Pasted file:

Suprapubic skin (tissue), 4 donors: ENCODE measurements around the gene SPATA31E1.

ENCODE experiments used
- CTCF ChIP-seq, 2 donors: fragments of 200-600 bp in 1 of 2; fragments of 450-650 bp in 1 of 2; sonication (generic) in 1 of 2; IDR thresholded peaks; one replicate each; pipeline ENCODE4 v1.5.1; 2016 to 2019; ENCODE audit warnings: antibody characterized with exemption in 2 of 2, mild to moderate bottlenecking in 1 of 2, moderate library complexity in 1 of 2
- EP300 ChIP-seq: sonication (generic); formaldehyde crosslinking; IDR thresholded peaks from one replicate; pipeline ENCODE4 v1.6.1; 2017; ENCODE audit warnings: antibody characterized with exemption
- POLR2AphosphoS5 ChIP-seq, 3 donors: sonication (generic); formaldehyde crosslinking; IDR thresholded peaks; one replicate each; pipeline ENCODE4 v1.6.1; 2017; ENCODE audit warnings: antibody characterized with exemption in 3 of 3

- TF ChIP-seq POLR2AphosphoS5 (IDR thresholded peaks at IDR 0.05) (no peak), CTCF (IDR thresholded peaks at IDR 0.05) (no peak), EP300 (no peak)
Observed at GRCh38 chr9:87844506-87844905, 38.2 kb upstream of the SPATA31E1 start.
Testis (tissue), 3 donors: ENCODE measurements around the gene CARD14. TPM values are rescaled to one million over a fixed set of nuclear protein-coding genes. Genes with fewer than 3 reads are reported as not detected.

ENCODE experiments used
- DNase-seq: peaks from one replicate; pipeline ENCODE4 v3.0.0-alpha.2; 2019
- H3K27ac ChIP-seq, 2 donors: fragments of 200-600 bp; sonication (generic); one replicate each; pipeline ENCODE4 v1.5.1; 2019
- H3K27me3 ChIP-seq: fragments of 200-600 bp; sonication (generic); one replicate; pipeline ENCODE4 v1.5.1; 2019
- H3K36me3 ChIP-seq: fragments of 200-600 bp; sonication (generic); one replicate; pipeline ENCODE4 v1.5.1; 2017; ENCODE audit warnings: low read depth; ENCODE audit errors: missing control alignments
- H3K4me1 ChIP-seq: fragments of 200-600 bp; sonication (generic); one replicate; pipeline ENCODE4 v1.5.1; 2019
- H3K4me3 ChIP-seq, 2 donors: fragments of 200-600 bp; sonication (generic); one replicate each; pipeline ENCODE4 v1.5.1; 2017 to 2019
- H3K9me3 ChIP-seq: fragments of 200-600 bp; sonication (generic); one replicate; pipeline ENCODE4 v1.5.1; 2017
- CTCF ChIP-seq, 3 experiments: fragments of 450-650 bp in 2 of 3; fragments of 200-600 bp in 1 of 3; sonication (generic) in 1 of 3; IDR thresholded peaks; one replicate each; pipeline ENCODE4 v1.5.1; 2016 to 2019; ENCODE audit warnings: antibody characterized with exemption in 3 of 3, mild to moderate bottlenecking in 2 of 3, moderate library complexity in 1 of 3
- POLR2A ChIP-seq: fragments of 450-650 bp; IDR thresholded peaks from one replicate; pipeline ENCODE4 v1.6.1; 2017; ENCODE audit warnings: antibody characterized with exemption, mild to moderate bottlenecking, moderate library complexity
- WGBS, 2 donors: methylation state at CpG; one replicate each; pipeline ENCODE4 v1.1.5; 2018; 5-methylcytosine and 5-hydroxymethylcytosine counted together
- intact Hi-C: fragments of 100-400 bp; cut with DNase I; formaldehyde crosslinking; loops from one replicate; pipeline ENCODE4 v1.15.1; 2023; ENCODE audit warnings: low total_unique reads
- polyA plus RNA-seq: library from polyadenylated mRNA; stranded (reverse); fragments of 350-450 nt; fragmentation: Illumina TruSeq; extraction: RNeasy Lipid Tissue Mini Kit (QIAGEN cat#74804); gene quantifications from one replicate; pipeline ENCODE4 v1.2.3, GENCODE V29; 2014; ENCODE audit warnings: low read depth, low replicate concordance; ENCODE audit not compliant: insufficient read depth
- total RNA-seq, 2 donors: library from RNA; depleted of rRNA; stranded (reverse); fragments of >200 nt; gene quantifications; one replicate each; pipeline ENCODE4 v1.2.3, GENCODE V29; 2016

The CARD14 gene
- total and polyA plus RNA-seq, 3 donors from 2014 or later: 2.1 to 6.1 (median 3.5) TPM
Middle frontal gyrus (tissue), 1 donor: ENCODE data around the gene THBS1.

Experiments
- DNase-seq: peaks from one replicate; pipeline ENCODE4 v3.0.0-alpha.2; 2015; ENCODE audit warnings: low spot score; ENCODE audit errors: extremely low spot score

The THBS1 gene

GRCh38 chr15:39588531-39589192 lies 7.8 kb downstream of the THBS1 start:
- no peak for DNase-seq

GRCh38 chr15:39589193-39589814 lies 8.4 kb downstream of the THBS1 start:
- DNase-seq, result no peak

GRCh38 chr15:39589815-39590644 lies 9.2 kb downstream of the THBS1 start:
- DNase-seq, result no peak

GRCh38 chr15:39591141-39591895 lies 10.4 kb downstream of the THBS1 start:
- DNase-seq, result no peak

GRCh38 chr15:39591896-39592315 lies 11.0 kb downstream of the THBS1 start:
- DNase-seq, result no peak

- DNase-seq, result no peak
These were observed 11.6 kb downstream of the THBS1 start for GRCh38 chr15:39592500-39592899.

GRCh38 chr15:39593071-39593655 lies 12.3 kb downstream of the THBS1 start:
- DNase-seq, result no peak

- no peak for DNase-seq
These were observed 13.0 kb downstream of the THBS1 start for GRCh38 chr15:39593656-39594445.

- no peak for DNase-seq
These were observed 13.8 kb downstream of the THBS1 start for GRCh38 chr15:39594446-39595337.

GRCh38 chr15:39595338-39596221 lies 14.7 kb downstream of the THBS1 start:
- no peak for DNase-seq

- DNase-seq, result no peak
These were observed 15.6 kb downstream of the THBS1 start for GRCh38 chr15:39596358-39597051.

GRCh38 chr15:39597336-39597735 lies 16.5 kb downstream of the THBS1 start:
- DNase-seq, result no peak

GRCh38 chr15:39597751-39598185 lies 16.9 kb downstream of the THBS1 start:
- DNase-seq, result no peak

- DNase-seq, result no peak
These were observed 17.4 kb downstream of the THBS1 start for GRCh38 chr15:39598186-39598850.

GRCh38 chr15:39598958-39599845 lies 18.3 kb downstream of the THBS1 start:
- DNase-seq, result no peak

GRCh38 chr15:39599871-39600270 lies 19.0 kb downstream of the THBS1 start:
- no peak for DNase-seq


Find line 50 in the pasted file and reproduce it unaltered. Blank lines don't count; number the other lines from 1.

These were observed 15.6 kb downstream of the THBS1 start for GRCh38 chr15:39596358-39597051.